The present invention aims at eliminating or reducing some of these difiiculties and provides an aerosol valve comprising a valve housing having a main flow passage at its inner end, an annular, elastomeric seal at the outer end of the housing, and having its outer peripheral margin sealed to the housing, a central valve stem extending slidably through the seal and a coil compression spring contained within the housing and acting on the valve stem to urge it outwardly into sealing engagement with the seal. The stem being movable inwardly to operate the valve in normal use and to permit pressure filling by inward deflection of the inner peripheral margin of the seal, wherein the internal cross section of the housing over a substantial portion intennediate the inner and outer ends thereof is substantially square, with flow channels provided at the corners of the square for the flow of material through the housing around the out side of the coil compression spring.
As to the second of the two main factors referred to above, from the point of view of facilitating pressure filling, it would obviously be advantageous to make the seal as pliable as possible to obtain large seal deflections and a correspondingly large cross section flow path. However, these requirements are in conflict with those for normal use of a filled container in which the seal is required to close the container against pressure loss for extended periods between intermittent discharges of small quantities of the material.
In accordance with a further feature of the invention, these conflicting requirements are carefully balanced by appropriate dimensioning of the seal and selection of the seal material, and in accordance with a preferred feature of the invention, the said seal is from 0.030 inch to 0.050 inch thick, its supported diameter is 0.230 inch to 0.270 inch, its internal diameter 0.080 inch to 0.125 inch and is of a rubber or rubberlike material have a Shore hardness of 55-80 IRI-ID.
In accordance with a further preferred feature the spring loading of the valve in the closed position is from 2 to 5 pounds, with a spring of 0.330 inch to 0.430 inch and the stem movement from the closed position for pressure filling is 0.050 inch to 0.120 inch.
One form of aerosol valve in accordance with the invention will now be described, by way of example only, with reference to the accompanying drawings, in which;
FIG. 1 is a sectional view taken along line l-I of FIG. 2, the left and right hand portions of the valve stem being schematically illustrated in the closed and open filling positions, respectively; and
FIG. 2 is a section of the housing taken on the line XX of FIG. 1.
The valve shown comprises a valve housing containing a chamber (a) said housing being mounted in the usual sheet metal ferrule or mounting cup 2 and receiving a central valve stem 3 having a collar 4 normally engaging the inner surface of a rubber or synthetic rubber valve seal 6 under the action of a valve spring 7. The ferrule 2 has a central, upstanding flange 8 surrounding the stem 3 with annular clearance, and the ferrule is locally deformed by crimping to form a secure assembly of the ferrule, housing and valve seal.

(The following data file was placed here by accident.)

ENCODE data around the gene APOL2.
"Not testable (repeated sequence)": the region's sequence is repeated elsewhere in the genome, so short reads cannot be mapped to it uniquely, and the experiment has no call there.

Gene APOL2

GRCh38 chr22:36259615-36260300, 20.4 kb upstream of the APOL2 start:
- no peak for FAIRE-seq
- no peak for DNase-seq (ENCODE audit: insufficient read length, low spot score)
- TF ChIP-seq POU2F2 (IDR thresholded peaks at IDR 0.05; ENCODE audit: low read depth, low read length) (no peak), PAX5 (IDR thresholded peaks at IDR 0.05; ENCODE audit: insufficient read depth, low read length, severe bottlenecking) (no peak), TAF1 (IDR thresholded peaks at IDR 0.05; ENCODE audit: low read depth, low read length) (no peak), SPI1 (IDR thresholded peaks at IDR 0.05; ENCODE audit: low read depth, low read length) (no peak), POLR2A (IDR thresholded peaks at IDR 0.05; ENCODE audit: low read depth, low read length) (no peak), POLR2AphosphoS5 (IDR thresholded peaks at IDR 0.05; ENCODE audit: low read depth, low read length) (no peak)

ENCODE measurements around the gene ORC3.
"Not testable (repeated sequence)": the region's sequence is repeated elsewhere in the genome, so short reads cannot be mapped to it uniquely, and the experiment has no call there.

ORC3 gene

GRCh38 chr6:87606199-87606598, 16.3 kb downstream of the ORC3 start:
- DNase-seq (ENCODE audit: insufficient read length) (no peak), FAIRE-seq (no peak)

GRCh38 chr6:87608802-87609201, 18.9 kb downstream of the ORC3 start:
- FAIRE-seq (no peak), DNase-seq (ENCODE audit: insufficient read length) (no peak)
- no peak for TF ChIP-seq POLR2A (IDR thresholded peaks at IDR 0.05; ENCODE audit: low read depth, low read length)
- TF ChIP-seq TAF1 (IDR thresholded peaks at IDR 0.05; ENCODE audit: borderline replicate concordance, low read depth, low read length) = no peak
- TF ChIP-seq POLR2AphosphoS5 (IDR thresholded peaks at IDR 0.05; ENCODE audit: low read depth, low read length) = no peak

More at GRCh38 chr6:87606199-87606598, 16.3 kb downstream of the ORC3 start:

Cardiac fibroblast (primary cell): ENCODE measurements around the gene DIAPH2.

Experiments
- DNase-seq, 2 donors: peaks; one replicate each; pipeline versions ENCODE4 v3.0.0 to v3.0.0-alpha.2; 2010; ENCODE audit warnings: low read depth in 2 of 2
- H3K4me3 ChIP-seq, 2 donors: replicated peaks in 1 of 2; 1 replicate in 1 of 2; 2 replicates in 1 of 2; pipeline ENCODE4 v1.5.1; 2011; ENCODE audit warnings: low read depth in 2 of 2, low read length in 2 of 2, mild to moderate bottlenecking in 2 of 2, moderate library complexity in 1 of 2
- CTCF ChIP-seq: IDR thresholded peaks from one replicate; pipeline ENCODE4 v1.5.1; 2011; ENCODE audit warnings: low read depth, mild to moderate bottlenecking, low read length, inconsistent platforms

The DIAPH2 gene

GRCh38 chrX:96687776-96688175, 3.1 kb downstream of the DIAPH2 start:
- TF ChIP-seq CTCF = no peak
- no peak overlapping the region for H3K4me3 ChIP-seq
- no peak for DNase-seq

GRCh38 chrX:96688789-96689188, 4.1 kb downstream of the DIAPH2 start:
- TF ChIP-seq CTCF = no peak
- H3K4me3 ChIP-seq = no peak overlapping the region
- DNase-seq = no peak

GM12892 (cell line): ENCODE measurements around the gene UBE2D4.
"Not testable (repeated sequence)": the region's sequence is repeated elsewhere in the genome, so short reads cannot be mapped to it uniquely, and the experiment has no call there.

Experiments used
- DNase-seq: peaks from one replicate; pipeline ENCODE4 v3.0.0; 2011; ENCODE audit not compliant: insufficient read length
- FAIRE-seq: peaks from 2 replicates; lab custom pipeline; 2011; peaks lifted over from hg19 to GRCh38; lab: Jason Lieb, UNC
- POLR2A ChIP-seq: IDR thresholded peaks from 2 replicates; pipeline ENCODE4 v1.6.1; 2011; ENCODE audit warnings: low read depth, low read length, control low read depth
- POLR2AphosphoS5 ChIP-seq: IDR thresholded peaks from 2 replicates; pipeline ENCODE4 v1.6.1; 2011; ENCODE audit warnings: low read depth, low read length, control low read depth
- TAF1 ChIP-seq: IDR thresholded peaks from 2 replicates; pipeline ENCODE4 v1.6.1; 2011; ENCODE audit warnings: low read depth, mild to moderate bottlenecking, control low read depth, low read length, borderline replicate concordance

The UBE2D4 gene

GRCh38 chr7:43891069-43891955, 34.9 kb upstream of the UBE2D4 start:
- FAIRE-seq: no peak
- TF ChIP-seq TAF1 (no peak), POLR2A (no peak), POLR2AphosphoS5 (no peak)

In use, the valve is operated in known manner by depressing the valve stem. Pressure filling is effected, also in known manner, by depressing the valve stem 3, so that the seal is no longer supported on its inner surface by the collar 4, and supplying material under pressure to the annular clearance between the stem 3 and the flange 8. The material acts on the radially inner peripheral margin of the seal, deflecting it inwardly to create a flow path between the seal and the stern for entry of the material into the valve housing I, and so to the interior of the container. The valve housing I contains a valve chamber In having a cylindrical upper chamber portion E, an intermediate chamber portion of square cross-sectional configuration, and a cylindrical lower portion D that communicates with the inlet 12. The diameters of the upper and lower chamber portions are greater and smaller, respectively, than the spacing distance between opposed pairs of the longitudinally extending sidewalls a of said intermediate chamber portion. The upper edges of the sidewalls a are connected with the cylindrical wall of the chamber E by the four diverging walls 17, and the lower edges of the sidewalls a are connected with the annular transverse bottom wall 14 of the intermediate chamber portion by four converging walls d. The bottom wall 15 of lower chamber D is counterbored to define a smaller chamber F the bottom wall I6 of which contains the inlet opening 12.
The helical spring 7 that biases the valve stem to the closed position is seated at its lower end on the bottom wall 14 of the intermediate chamber, the outer diameter of the spring being generally equal to that of the annular bottom wall 14. The spring is arranged concentrically about the valve stem, the upper end of the spring being in engagement with the collar 4. In order to afford continuous communication between valve chamber portions E and D externally of the spring 7, the housing contains at each corner of the square intermediate chamber portion a longitudinal channel c that extends from said intermediate chamber portion downwardly beyond said transverse bottom wall 14 toward the lower end of the lower chamber D. This configuration is designed to secure an adequate cross-sectional area for flow through the housing and past the spring 7 to cope with the flow rates permitted by the seal 6.